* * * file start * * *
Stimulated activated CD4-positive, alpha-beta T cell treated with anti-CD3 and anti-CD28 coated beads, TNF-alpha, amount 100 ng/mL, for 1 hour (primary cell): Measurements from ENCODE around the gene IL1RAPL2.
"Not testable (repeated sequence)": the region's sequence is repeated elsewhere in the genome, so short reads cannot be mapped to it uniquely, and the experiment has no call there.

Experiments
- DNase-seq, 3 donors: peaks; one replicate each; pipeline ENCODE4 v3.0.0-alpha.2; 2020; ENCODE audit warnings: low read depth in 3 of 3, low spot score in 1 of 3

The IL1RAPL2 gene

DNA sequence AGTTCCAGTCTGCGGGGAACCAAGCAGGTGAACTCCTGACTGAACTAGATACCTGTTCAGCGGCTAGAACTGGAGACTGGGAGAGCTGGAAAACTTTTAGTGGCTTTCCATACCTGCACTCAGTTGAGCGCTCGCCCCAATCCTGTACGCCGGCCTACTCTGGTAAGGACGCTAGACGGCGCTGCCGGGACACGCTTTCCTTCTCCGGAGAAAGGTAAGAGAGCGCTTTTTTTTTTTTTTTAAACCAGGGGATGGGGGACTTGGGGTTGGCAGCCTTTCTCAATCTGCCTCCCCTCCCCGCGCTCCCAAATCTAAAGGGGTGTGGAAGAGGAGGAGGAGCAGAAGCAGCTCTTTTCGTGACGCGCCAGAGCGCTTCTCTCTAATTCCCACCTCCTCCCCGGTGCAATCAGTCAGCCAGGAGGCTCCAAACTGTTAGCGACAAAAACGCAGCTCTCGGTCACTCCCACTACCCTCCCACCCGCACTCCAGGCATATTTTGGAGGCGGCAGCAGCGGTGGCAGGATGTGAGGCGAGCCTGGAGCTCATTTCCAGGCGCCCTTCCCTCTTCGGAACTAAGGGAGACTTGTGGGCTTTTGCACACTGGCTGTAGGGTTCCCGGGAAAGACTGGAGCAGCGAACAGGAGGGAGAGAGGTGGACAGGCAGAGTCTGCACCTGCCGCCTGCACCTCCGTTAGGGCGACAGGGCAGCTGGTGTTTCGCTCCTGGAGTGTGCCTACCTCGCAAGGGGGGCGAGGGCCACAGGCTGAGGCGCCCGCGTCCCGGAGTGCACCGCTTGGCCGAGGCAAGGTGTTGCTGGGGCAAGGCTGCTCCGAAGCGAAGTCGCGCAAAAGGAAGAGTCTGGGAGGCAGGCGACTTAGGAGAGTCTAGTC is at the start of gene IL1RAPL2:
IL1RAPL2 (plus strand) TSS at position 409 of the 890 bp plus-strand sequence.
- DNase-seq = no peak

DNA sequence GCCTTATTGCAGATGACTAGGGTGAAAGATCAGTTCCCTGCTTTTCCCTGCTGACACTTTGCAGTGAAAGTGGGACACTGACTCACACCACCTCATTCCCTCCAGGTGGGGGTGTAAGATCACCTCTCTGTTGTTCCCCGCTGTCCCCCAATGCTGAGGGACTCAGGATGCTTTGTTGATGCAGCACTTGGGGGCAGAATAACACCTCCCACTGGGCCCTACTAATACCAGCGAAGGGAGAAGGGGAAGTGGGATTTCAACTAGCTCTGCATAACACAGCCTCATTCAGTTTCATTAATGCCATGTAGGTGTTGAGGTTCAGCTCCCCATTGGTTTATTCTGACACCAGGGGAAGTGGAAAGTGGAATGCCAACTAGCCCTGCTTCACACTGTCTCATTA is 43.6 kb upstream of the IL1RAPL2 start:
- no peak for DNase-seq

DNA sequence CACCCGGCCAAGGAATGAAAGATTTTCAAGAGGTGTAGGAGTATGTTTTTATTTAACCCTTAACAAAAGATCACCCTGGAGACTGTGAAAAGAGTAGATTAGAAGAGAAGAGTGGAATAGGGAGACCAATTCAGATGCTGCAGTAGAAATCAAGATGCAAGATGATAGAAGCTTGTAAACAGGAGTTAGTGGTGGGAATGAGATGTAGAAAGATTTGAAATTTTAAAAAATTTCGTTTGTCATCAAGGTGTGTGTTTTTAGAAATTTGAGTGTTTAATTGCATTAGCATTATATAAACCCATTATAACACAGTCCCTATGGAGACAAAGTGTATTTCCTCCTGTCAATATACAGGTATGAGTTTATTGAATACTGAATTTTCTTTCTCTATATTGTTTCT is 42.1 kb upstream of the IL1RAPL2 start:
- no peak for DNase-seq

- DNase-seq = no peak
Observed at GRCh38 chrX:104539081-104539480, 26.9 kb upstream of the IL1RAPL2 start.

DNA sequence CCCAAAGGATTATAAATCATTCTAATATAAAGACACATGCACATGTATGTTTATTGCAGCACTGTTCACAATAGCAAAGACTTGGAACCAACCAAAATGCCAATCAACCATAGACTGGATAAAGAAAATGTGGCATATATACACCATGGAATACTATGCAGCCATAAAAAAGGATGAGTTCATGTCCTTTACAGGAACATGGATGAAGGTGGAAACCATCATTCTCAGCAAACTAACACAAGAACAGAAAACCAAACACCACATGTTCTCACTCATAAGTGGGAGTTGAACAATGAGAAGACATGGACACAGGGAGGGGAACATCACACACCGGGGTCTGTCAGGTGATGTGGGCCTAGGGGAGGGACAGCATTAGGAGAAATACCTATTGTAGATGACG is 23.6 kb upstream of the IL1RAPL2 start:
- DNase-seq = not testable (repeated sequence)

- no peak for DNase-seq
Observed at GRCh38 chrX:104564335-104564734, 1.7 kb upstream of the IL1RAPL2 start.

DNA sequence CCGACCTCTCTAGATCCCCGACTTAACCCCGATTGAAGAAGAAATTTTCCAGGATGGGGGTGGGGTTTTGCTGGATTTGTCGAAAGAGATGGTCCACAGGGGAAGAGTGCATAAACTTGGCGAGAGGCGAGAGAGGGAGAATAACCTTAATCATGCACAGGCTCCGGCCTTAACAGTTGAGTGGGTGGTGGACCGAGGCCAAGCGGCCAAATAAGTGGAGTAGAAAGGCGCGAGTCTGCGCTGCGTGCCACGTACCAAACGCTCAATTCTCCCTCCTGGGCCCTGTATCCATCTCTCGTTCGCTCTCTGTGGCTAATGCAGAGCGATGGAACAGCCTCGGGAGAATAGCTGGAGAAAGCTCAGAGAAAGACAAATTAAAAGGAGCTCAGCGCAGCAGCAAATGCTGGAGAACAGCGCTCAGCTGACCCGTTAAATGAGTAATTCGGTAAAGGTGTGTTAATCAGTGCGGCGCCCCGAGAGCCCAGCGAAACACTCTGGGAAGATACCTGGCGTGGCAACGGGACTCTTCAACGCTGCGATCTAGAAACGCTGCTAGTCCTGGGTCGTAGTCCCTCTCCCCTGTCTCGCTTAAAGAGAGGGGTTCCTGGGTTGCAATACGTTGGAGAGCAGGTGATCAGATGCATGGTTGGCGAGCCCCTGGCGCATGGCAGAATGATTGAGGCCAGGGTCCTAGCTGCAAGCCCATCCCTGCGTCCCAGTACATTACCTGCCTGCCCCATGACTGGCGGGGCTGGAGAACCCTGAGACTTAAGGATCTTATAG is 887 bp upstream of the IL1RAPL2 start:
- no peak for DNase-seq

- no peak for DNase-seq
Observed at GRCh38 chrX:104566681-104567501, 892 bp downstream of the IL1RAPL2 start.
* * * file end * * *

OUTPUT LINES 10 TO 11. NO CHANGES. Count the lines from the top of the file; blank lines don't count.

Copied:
- no peak for DNase-seq

DNA sequence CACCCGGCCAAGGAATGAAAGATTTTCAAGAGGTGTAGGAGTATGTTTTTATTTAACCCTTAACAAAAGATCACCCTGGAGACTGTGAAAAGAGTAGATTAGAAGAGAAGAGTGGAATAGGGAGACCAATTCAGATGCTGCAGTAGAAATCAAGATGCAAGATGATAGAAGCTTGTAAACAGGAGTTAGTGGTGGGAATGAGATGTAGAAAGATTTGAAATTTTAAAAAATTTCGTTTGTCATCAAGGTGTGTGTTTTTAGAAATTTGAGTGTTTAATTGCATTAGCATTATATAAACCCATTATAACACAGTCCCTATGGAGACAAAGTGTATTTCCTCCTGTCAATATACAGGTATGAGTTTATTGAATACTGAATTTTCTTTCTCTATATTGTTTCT is 42.1 kb upstream of the IL1RAPL2 start: